sung sweet anthems in a tongue unknown. Inferior off’rings to thy god of vice Are duly paid, in fiddles, cards, and dice; Thy sacrifice supreme, a hundred maids ! That solemn rite of midnight masquerades ! If maids the quite exhausted town denies, A hundred heads of cuckolds may suffice. Thou smil'st, well pleas'd with the converted land, To see the fifty churches at a stand. And that thy minister may never fail, But what thy hand has planted still prevail, Of minor prophets a succession sure The propagation of thy zeal secure.

See commons, peers, and ministers of state, In solemn council met, and deep debate ! What godlike enterprise is taking birth ? What wonder opens on th' expecting earth? 'Tis done! with loud applause the council rings ! Fix'd is the fate of whores and fiddle-strings ! Tho' bold these truths, thou, muse,

with truths like these,

Wilt none offend, whom 'tis a praise to please :
Let others flatter to be flatter'd, thou,
Like just tribunals, bend an awful brow.
How terrible it were to common sense,
To write a satire, which gave none offence!
And, since from life I take the draughts you see,
If men dislike them, do they censure me?
The fool, and knave, 'tis glorious to offend,
And godlike an attempt the world to mend ;
The world, where lucky throws to blockheads fall,
Knaves know the game, and honest men pay all.

How hard for real worth to gain its price!
A man shall make his fortune in a trice,
If blest with pliant, tho' but slender, sense,
Feign'd modesty, and real impudence :
A supple knee, smooth tongue, an easy grace,
A curse within, a smile upon his face ;
A beauteous sister, or convenient wife,
Are prizes in the lottery of life ;
Genius and virtue they will.soon defeat,
And lodge you in the bosom of the great.
To merit, is but to provide a pain
For men's refusing what you ought to gain.

May, Dodington, this maxim fail in you,
Whom my presaging thoughts already view
By Walpole's conduct fir'd, and friendship grac'd,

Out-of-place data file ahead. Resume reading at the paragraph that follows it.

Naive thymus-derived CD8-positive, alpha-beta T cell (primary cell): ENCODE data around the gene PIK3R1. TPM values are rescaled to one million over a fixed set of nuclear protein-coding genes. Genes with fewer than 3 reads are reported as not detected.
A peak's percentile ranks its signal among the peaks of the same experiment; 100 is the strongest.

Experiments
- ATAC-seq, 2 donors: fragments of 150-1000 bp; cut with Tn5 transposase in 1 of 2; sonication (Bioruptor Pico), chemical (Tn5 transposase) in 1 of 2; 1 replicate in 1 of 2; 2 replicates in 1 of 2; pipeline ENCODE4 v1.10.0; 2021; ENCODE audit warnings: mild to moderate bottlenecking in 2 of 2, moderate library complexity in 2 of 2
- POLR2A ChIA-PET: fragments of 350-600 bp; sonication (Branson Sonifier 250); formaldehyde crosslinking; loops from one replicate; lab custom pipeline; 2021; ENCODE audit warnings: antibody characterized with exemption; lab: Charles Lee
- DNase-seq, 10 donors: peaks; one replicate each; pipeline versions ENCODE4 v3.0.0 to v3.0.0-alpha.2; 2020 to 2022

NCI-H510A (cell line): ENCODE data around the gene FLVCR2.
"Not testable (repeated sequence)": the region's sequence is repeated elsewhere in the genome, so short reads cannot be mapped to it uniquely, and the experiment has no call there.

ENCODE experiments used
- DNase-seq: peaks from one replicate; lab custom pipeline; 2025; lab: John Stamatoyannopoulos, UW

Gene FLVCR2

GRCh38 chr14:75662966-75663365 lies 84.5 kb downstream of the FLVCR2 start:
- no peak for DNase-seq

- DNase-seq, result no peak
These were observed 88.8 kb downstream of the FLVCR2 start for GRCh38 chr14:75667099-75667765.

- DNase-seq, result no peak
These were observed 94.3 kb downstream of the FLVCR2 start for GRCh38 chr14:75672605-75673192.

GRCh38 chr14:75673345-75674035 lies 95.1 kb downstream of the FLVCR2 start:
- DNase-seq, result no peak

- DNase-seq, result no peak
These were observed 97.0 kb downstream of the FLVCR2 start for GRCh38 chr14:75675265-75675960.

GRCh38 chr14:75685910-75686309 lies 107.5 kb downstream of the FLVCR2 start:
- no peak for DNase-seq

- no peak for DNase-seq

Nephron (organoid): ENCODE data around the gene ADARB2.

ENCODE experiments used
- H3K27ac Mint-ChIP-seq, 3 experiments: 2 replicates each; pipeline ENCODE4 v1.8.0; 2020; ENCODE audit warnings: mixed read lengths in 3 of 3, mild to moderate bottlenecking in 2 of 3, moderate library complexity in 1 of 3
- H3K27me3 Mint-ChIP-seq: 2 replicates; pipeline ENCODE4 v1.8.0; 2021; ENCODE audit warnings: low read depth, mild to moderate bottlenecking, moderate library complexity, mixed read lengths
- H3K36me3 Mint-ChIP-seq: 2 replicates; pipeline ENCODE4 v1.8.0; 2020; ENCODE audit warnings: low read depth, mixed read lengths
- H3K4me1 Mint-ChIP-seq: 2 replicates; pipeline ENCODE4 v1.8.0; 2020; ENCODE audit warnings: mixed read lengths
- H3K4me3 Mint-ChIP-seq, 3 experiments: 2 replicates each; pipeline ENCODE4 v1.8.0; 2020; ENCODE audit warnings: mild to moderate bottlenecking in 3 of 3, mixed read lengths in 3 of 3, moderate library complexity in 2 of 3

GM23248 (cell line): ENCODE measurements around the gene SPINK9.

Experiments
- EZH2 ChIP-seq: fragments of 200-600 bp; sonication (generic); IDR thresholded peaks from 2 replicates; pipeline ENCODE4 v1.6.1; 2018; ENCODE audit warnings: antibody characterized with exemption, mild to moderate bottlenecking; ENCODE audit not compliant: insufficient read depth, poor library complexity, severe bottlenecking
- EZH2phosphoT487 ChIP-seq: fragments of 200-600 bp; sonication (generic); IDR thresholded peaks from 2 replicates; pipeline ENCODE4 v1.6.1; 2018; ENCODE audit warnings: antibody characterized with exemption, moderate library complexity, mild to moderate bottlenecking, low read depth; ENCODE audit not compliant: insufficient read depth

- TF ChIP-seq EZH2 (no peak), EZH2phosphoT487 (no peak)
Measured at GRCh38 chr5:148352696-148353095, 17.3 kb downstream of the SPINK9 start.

Still higher in your prince's favour plac'd;
And lending, here, those awful councils aid,
Which you, abroad, with such success obey'd :
Bear this from one, who holds your

friendship dear; What most we wish, with ease we fancy near.



Round some fair tree th' ambitious woodbine grows,
And breathes her sweets on the supporting boughs;
So sweet the verse, th' ambitious verse, should be,
(O! pardon mine) that hopes support from thee;
Thee, Compton, born o'er senates to preside,
Their dignity to raise, their councils guide ;
Deep to discern, and widely to survey,
And kingdoms' fates, without ambition, weigh;
Of distant virtues nice extremes to blend,
The crown's asserter, and the people's friend :
Nor dost thou scorn, amid sublimer views,
To listen to the labours of the muse;
Thy smiles protect her, while thy talents fire,
And 'tis but half thy glory to inspire.
Vex'd at a public fame, so justly won,
The jealous Chremes is with spleen undone;
Chremes, for airy pensions of renown,
Devotes his service to the state and crown ;
All schemes he knows, and, knowing, all improves,
Tho' Britain's thankless, still this patriot loves :
But patriots differ; some may shed their blood,
He drinks his coffee, for the public good;
Consults the sacred steam, and there foresees
What storms, or sunshine, Providence decrees ;
Knows, for each day, the weather of our fate;
A quid nunc is an almanack of state.